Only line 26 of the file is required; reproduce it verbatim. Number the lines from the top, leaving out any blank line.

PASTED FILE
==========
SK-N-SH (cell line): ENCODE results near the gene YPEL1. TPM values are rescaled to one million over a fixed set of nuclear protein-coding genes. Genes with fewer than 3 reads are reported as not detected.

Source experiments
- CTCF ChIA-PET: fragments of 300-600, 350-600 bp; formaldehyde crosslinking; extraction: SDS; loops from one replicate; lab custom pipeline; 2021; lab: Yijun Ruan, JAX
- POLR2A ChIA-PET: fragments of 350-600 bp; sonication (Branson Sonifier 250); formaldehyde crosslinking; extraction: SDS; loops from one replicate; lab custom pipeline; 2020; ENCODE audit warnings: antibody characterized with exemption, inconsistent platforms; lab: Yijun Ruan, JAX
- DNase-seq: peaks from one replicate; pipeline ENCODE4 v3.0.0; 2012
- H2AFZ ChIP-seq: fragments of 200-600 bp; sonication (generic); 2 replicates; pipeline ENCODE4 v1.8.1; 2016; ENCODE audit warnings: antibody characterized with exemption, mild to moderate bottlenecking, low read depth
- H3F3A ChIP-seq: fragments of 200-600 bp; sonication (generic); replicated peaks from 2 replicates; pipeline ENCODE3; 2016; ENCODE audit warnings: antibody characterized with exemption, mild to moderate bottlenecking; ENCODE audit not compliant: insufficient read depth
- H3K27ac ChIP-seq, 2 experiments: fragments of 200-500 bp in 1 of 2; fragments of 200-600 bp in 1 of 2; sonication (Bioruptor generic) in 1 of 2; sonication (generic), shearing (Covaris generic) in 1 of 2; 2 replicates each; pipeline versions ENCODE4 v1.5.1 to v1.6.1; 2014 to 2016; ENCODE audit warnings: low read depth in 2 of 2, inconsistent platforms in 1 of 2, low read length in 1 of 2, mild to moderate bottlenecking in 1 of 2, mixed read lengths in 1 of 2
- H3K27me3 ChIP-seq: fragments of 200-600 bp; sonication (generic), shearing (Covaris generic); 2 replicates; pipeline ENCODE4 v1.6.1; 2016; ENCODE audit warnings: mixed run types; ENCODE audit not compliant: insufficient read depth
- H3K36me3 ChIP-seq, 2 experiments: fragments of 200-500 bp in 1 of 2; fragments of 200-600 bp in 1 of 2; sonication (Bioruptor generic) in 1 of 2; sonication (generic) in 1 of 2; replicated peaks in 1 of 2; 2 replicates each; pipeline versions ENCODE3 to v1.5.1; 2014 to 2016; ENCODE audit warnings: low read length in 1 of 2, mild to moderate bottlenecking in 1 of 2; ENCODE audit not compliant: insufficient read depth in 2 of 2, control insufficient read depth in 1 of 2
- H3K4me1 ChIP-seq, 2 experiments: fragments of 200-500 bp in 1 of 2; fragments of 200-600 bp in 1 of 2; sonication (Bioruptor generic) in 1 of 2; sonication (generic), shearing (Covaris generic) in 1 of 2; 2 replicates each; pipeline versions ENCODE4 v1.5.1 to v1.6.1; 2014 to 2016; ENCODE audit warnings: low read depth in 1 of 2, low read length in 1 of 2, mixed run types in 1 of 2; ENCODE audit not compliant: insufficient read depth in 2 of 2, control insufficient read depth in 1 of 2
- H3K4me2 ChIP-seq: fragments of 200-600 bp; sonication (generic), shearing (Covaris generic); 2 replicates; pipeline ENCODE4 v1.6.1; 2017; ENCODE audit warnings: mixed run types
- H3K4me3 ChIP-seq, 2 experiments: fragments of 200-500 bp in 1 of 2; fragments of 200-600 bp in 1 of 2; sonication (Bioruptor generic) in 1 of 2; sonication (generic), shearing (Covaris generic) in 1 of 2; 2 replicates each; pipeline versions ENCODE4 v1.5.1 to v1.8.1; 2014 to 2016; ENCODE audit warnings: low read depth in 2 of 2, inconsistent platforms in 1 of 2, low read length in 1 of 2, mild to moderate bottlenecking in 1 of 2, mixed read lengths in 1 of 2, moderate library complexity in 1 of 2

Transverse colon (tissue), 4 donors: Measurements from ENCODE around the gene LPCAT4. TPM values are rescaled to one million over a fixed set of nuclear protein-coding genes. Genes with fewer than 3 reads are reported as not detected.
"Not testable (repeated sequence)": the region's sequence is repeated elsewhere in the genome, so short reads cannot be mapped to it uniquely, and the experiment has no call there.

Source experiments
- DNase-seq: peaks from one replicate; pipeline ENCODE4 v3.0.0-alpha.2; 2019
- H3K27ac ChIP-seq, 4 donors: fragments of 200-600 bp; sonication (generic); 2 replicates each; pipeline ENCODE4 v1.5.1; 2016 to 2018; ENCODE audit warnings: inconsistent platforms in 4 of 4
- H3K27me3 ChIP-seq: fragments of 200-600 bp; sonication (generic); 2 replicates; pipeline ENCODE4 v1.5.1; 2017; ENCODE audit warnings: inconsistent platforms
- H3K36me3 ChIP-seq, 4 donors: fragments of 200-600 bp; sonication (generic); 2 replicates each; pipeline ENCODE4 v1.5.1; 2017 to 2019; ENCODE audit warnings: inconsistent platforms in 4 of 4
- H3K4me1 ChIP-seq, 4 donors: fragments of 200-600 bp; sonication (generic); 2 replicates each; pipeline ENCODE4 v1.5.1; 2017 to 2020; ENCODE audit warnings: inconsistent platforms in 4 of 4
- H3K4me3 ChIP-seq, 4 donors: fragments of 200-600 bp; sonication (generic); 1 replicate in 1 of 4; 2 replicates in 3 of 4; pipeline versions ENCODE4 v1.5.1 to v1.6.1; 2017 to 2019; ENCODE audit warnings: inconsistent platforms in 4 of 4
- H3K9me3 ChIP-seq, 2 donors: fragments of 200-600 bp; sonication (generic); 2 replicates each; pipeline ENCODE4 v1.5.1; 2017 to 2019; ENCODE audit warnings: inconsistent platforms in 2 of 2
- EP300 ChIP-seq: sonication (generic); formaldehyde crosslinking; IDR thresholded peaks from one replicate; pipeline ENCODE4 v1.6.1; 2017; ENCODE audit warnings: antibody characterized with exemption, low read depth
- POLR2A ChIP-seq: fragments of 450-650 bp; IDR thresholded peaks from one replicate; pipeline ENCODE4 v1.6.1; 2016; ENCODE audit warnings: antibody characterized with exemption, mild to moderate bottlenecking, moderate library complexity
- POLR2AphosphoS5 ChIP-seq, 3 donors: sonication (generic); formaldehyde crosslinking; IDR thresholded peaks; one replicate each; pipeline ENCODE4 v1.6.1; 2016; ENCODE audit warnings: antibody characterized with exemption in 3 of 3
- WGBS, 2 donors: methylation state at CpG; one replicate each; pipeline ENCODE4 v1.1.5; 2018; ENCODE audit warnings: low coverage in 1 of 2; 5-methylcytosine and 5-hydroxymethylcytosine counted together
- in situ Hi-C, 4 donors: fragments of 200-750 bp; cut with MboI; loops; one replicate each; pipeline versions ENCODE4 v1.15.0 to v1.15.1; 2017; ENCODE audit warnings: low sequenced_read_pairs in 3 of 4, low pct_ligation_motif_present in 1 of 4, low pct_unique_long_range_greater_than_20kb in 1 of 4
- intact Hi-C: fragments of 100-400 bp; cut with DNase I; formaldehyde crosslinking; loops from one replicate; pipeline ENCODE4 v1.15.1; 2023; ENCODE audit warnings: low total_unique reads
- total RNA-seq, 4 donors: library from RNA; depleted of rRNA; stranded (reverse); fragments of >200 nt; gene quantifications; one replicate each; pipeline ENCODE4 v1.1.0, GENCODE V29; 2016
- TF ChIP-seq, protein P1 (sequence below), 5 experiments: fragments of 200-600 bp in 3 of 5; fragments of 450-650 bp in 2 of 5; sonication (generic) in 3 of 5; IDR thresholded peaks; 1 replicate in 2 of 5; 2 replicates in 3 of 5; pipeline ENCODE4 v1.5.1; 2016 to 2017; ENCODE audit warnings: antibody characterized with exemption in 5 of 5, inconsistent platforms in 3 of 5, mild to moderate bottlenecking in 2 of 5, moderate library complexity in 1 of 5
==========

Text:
- POLR2AphosphoS5 ChIP-seq, 3 donors: sonication (generic); formaldehyde crosslinking; IDR thresholded peaks; one replicate each; pipeline ENCODE4 v1.6.1; 2016; ENCODE audit warnings: antibody characterized with exemption in 3 of 3